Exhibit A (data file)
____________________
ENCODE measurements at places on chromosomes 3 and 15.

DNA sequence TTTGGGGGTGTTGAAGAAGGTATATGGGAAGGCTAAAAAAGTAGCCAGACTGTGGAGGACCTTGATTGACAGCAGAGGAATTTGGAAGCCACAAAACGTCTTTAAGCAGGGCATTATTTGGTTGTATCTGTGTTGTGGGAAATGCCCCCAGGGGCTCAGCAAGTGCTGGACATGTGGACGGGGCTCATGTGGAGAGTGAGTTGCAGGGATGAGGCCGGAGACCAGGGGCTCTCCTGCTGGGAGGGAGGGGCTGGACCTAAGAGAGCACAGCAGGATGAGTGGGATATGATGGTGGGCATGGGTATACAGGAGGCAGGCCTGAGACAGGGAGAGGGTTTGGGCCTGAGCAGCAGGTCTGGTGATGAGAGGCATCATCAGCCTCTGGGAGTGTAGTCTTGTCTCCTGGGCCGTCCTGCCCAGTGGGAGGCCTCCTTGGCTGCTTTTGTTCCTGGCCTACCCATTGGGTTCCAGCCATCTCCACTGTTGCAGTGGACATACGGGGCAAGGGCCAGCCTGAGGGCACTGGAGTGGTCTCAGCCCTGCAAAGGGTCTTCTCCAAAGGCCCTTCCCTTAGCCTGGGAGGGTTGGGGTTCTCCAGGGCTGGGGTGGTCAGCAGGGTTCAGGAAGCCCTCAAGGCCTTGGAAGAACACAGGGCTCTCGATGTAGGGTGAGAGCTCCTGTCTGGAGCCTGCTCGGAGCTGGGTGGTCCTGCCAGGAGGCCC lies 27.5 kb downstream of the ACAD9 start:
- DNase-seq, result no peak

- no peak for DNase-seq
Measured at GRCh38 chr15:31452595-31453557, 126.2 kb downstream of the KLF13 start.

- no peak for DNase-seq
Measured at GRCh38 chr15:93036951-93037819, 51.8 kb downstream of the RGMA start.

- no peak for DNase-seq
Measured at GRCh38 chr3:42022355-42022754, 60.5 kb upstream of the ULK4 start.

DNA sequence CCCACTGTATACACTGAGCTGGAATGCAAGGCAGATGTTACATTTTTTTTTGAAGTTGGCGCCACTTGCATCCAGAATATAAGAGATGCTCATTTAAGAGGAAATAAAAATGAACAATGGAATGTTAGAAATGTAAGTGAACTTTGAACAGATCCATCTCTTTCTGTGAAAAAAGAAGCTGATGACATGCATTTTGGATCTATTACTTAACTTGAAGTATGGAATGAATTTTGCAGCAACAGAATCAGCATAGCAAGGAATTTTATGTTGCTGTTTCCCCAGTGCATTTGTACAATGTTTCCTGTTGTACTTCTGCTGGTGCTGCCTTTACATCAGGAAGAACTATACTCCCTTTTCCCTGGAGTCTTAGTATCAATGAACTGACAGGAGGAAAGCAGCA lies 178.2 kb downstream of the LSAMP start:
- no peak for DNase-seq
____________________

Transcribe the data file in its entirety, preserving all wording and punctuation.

ENCODE measurements at places on chromosomes 3 and 15.

DNA sequence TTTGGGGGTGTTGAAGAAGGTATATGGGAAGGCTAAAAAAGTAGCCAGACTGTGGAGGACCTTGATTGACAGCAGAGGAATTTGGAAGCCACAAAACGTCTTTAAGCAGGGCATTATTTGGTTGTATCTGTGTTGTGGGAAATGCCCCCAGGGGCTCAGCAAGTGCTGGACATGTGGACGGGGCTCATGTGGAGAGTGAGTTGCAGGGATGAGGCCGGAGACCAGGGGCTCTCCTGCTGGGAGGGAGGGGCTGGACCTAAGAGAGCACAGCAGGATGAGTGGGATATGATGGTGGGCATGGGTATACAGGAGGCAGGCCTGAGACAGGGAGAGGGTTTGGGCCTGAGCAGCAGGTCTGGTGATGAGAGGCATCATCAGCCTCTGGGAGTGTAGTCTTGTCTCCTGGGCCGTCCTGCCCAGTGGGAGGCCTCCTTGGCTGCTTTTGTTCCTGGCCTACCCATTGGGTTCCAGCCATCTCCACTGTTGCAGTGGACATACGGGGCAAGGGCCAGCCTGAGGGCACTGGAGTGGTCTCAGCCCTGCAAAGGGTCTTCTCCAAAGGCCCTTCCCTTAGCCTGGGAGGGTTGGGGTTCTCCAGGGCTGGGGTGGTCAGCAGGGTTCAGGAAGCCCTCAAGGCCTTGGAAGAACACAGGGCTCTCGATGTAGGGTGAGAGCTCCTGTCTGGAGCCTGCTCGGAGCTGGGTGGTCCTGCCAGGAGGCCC lies 27.5 kb downstream of the ACAD9 start:
- DNase-seq, result no peak

- no peak for DNase-seq
Measured at GRCh38 chr15:31452595-31453557, 126.2 kb downstream of the KLF13 start.

- no peak for DNase-seq
Measured at GRCh38 chr15:93036951-93037819, 51.8 kb downstream of the RGMA start.

- no peak for DNase-seq
Measured at GRCh38 chr3:42022355-42022754, 60.5 kb upstream of the ULK4 start.

DNA sequence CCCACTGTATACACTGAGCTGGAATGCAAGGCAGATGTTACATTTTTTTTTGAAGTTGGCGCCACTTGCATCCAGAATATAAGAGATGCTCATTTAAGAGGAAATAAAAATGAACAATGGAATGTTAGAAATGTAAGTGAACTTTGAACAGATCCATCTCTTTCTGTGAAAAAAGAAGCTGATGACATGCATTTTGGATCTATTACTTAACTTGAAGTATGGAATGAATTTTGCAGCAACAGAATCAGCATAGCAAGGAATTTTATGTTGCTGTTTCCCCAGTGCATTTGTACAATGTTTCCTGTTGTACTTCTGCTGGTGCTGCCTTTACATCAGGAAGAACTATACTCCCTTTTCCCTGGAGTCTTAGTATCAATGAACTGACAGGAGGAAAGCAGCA lies 178.2 kb downstream of the LSAMP start:
- no peak for DNase-seq